If you've ever considered backyard chicken keeping or have first-hand experience, you know that building a coop is hard work! Anyone that dreams of having the perfect coop for their chickens realizes that the most important element is safety. As a chicken keeper myself, I've spent hours reading (and posting to) backyard chicken forums asking questions about coops and reading horror stories about predators taking out entire flocks.
It takes a village when it comes to building a chicken coop and in this case, it took a family with passion and amazing carpenter skills to build this beautiful, safe coop for their 27 chicks. Behind every family of chickens is the story of a family that brought them together. Meet the Sweats, a family of first responders with serious carpenter chops, that came together to make this custom chicken coop, built with good ol' American ingenuity and hard work in Florida.
When Zack posted some of his photos in the Chickens, Chickens, Chickens Facebook group that we love here at Wide Open Pets, it immediately grabbed our attention. What struck me about Zack's story is that it started out as a nightmare with raccoons, foxes, possums, and coyotes all attacking his chickens. After reaching out to him, though, I learned the real story: his new coop's construction was a family project built over a year. Fresh eggs for everyone!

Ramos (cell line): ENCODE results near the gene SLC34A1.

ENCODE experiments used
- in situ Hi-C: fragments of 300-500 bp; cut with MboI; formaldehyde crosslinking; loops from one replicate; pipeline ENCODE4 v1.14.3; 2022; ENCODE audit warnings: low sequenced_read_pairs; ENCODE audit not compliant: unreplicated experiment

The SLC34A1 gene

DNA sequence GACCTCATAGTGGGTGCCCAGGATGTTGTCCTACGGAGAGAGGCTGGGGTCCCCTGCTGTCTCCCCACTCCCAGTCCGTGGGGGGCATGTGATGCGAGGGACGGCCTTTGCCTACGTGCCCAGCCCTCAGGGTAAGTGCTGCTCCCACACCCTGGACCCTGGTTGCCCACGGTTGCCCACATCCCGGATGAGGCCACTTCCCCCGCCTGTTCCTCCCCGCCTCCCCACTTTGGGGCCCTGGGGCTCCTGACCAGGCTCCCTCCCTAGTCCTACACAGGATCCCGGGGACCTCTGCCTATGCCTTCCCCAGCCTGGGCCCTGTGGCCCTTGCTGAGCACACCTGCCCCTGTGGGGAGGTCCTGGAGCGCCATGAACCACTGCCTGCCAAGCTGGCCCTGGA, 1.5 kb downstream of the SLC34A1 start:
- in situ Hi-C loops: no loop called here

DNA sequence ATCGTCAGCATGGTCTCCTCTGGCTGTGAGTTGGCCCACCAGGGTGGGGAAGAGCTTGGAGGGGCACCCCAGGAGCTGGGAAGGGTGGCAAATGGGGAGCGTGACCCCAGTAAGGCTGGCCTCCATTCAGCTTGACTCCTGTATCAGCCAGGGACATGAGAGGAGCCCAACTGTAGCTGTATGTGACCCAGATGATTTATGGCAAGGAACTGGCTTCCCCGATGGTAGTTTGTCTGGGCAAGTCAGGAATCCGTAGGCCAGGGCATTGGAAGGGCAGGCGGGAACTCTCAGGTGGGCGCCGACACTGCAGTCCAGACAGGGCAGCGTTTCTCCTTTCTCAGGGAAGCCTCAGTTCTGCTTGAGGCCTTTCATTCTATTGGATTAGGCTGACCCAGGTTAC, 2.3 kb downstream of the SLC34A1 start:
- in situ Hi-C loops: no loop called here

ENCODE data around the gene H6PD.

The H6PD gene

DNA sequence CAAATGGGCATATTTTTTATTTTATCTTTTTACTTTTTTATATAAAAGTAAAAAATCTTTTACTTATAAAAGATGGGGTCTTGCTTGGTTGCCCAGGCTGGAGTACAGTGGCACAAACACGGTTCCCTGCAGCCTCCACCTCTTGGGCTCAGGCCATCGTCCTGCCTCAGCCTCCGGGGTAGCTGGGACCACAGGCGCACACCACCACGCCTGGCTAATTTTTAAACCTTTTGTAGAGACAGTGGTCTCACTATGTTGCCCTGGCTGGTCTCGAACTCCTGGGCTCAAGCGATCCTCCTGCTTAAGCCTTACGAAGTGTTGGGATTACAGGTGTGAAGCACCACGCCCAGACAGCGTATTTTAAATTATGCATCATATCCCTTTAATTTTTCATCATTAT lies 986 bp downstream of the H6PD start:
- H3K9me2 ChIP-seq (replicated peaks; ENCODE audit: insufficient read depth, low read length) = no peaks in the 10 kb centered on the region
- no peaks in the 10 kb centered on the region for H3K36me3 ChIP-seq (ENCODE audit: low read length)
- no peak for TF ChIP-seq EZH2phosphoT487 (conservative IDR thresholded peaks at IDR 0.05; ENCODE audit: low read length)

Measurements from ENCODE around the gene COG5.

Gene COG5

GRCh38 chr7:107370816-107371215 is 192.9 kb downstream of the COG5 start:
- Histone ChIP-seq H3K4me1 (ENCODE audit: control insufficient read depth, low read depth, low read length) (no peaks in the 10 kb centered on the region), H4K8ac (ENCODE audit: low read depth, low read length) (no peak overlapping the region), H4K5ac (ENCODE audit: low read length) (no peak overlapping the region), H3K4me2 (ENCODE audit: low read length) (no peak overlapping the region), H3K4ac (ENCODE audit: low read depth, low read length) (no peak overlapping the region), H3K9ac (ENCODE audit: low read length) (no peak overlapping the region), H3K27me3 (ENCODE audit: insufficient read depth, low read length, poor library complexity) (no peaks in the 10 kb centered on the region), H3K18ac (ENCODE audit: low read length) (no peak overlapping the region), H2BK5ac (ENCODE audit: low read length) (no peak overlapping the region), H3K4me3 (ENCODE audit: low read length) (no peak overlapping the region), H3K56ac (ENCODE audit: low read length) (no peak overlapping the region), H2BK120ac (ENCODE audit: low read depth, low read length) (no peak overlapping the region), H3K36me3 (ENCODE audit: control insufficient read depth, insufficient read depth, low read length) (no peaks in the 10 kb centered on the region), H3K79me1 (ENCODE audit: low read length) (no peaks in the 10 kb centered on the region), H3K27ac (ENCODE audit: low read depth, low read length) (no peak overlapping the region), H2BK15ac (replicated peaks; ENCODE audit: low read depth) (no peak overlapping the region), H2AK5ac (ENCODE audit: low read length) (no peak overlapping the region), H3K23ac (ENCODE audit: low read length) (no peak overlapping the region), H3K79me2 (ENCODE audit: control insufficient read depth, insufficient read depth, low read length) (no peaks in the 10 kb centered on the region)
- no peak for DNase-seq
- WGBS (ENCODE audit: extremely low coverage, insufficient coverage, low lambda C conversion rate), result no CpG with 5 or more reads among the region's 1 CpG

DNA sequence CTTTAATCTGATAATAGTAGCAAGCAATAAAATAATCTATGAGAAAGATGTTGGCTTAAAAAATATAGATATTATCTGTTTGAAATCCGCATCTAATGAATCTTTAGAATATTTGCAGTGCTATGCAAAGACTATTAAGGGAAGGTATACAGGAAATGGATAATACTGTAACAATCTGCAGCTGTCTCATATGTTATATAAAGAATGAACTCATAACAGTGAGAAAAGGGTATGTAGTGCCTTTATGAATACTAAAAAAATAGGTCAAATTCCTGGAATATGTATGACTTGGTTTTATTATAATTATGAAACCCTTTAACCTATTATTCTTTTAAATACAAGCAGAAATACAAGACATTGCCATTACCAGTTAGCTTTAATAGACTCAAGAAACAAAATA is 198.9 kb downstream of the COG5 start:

I asked Zack, "Why chickens?" and what inspired him to build such a beautiful coop. The story, written from our correspondence, follows. Zack has always loved chickens and grew up with them. He currently lives with two dogs (a chihuahua and blue nose pit), a rabbit, two tortoises, 27 chickens, and a goldfish. When asked what he loves most about being a backyard chicken keeper and the inspiration for the coop, he told Wide Open Pets via email,
"Our inspiration was mainly safety and my wife's happiness. We have very busy schedules and I just love when we're both off work and we get to relax at home and hang out with all our animals. It makes my wife so happy!"
Given the issues they've had in the past with predators, they'll only free range the birds when they're home relaxing. Of the free range time, Zack wrote,
"Recess is only permitted with parental supervision. Probably just days we know we'll be home and outside."
Zack is a firefighter from a line of first responders, and serves his community every day, showing up on the front lines of emergency calls. Lacey Sweat, Zack's creative wife, is a busy dental assistant. The project was a family affair and the chicken coop took about a month to build.